Editors' pick: Originally published Oct. 19.

The right financial adviser can help you make a lot of money dreams come true. Picking the right professional, however, can often feel like rooting through a box of Alpha-Bits. What do all those letters after a name mean - and how much do they say about how prospective advisor can help you?

If you haven't been shopping for an adviser and in fact haven't even started a financial plan, you're not alone. A recent survey from Northwest Mutual shows that almost seven in every ten American adults take "a self-directed approach to planning," which may be exacerbating already complex financial challenges. 

Fewer than half (40%) have set goals for their financial future; only one in five have a written financial plan. 

A financial advisor is not going to do all of the work of mapping your money, says Taylor Schulte, CEO of Define Financial in San Diego. "We can't stress to new clients enough how much of the financial planning process they'll be involved in. We set that expectation up front so the client isn't surprised when we start giving them homework assignments after each meeting.

"We also want to be realistic about how long it will take to complete the financial plan," Schulte adds. "Often the process takes longer than the client anticipates, because as soon as they leave our office, real life hits them in the face. Kids, work, family, travel and so on. It all gets in the way - which is often why it's important to have an objective third party helping keep you on track." 

Another huge misconception? "That advisors have the ability to predict the future," says Sterling Raskie, instructor of finance at the University of Illinois Urbana-Champaign. "Many people feel that advisors know something about the markets and where markets are headed - which of course they don't. If an advisor could predict the future, I bet they wouldn't share that secret." 

Nor can an advisor give you a certain percentage of return year over year. "A good financial advisor will be able to tell you that based on a particular asset allocation a specific return is certainly possible in any given year, but that ultimately your investment is subject to various risks," Raskie says. "For every year of positive returns, there are going to be corresponding years of flat or even negative returns."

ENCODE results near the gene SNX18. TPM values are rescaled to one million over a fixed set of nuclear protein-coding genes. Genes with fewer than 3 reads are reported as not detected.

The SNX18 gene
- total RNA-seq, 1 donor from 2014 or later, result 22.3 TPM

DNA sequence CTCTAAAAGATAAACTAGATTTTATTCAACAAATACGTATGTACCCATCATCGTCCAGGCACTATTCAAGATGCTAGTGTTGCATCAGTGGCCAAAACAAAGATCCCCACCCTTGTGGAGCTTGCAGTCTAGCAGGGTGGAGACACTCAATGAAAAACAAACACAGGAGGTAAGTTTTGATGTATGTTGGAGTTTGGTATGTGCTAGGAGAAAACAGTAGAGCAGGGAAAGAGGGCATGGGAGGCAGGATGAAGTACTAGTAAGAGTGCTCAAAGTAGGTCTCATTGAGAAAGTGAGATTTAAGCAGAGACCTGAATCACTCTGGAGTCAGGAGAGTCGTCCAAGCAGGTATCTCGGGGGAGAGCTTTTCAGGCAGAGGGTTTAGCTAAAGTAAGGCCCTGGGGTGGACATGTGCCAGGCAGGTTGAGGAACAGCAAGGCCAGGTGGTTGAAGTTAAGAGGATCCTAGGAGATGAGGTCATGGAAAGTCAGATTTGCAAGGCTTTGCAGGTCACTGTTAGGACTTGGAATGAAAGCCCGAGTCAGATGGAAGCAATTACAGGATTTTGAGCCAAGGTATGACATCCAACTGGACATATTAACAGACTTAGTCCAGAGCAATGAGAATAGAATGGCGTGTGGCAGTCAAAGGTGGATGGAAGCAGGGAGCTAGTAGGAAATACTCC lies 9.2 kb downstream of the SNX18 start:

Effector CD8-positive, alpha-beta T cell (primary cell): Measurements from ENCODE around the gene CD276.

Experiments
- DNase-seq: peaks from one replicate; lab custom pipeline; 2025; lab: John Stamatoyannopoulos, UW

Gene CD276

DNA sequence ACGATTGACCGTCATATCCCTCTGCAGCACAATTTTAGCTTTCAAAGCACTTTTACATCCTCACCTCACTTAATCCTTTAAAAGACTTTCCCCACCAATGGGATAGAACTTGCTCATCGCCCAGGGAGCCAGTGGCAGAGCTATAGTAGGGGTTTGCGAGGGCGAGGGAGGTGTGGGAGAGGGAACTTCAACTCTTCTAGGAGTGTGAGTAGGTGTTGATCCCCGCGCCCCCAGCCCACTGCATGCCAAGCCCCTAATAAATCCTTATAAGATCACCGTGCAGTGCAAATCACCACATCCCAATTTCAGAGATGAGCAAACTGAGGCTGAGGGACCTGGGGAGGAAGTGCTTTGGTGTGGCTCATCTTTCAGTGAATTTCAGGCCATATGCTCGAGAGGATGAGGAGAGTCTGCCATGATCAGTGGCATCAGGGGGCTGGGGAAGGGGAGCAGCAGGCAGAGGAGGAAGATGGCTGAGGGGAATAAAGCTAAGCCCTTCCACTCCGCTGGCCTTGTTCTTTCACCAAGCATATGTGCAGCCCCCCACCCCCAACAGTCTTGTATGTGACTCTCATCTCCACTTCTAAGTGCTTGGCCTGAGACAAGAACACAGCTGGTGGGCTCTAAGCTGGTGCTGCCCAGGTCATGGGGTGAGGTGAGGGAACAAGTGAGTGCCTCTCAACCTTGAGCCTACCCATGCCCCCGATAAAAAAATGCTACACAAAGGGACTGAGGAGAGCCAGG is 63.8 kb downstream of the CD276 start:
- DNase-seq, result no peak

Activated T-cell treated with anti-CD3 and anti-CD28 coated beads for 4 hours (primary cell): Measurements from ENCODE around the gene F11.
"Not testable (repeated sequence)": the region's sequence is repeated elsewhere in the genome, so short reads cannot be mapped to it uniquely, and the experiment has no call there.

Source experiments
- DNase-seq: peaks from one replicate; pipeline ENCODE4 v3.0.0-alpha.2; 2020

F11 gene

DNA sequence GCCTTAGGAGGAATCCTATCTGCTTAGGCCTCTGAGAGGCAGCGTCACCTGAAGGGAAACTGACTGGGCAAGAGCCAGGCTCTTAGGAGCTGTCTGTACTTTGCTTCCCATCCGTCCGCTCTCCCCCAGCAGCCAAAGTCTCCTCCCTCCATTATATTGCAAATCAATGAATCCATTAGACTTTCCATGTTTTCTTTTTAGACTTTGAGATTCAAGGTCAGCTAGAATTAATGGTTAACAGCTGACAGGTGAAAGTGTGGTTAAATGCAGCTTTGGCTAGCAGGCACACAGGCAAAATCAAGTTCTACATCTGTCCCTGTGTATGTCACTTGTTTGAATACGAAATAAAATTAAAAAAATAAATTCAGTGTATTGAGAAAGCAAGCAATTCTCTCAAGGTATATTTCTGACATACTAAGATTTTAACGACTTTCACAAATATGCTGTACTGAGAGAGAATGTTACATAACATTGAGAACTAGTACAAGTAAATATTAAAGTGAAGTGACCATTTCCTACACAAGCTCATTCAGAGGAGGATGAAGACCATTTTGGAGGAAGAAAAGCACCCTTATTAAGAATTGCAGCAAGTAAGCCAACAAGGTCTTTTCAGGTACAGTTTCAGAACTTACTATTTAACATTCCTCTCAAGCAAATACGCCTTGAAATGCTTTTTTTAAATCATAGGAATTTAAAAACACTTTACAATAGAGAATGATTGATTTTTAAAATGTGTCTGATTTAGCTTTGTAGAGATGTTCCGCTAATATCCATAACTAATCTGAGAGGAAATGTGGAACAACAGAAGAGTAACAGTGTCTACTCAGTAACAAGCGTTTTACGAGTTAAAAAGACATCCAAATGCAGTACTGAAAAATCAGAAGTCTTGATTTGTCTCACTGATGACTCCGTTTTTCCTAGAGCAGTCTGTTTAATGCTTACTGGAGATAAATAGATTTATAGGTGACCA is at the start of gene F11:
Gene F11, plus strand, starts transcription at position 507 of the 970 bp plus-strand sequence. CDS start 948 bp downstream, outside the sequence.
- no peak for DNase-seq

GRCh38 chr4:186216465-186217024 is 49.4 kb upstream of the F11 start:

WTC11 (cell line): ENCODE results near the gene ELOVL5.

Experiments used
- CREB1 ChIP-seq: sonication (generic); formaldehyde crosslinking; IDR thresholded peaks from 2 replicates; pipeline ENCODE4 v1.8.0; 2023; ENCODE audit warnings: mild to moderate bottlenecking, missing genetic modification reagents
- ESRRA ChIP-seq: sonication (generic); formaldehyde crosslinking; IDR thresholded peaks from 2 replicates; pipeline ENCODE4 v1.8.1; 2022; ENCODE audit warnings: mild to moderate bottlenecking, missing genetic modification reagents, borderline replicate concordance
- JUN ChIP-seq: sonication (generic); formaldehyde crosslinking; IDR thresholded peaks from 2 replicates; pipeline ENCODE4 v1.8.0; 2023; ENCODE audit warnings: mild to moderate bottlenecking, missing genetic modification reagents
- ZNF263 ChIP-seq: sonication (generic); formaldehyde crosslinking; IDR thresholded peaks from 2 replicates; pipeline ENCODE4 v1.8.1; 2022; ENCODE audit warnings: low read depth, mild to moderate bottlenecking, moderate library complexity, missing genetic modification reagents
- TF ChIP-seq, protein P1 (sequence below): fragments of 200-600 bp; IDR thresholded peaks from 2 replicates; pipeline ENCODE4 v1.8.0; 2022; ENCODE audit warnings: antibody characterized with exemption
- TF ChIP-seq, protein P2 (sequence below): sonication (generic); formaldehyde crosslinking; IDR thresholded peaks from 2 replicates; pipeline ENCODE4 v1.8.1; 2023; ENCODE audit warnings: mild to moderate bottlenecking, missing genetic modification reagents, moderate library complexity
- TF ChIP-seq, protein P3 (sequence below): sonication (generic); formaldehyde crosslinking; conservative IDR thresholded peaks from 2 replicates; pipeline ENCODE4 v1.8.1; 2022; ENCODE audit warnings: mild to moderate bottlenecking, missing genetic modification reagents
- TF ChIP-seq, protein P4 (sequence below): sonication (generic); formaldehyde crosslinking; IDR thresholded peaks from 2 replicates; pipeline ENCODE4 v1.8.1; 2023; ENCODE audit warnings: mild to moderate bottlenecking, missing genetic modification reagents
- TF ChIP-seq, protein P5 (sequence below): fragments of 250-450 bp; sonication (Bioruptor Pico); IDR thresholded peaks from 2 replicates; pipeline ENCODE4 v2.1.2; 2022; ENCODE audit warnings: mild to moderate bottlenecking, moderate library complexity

That third party's designations can tell you a lot about his expertise:

"What are your credentials?" is a suggested question from Patrice Cresci, CFP, principal and regional director at Hewins Financial Advisors in Redwood City, Calif. "Having gone through the requirements to earn a certification also means that the advisor is likely committed to the profession and adheres to the rules, regulations and ethics of the certification," she says.

Compensation can be another key question. Advisors generally make their living via commissions on the financial products they sell, via fees you pay either hourly or based on the percentage of your assets that the adviser handles, or by some combination. You have to decide if a commission arrangement meets your needs - and best interests.

"Although conflicts of interest exist in any compensation structure, a fee-only financial planner is directly compensated by the consumer," Raskie says. "In other words, a fee-only planner receives no other compensation from the sale of products."

Regarding how to check prospective advisors, Schulte and Cresci recommend www.letsmakeaplan.org, from the CFP Board. "Just by searching their site -- you have already cut out approximately 75% of the financial advisers who aren't CFPs," Schulte adds. "From there, you can review the advisors in your area and find someone who specializes in what you need help with. You can also search by how they're compensated.

Raskie recommends FINRA's BrokerCheck, "a pretty good place to start to check and advisors' background, especially regarding any sanctions. The Securities and Exchange Commission also maintains a good record of registered investment advisers and their backgrounds. Many industry-specific organizations, such as the CFP Board of Standards and the National Association of Personal Financial Advisors provide information on advisers' qualifications and backgrounds."

You can turn to the internet for other research, too. "Does your prospective advisor or their firm make an effort to educate and inform the public through their marketing and communications?" Cresci says. "Have they attempted to become a thought leader in their respective area? Have they been recognized by professional associations or press for their work in the industry? Do they have referrals you can speak to?"  

You should also ask if the advisor has a referral you could speak to, Cresci says. Questions to ask the reference could include how they've worked together, how often they talk and who does the client work most closely with at the firm?

"Make sure that your advisor understands your goals, your challenges and your past experiences so that they can add as much value to your life as possible," Cresci says. "Make sure you feel heard and that you can easily communicate."

More from Personal Finance

Proposed Text Message Tax Sparks Uproar in California

Proposed Text Message Tax Sparks Uproar in California

The Alternative Minimum Tax and What To Know For 2019

The Alternative Minimum Tax and What To Know For 2019

Interest Rates: Definition, Types and Why They're So Important

Interest Rates: Definition, Types and Why They're So Important

What Are the 13 Most Expensive Colleges in 2018?

What Are the 13 Most Expensive Colleges in 2018?

How to Lease a Car in 7 Steps and When Leasing Is a Good Idea

How to Lease a Car in 7 Steps and When Leasing Is a Good Idea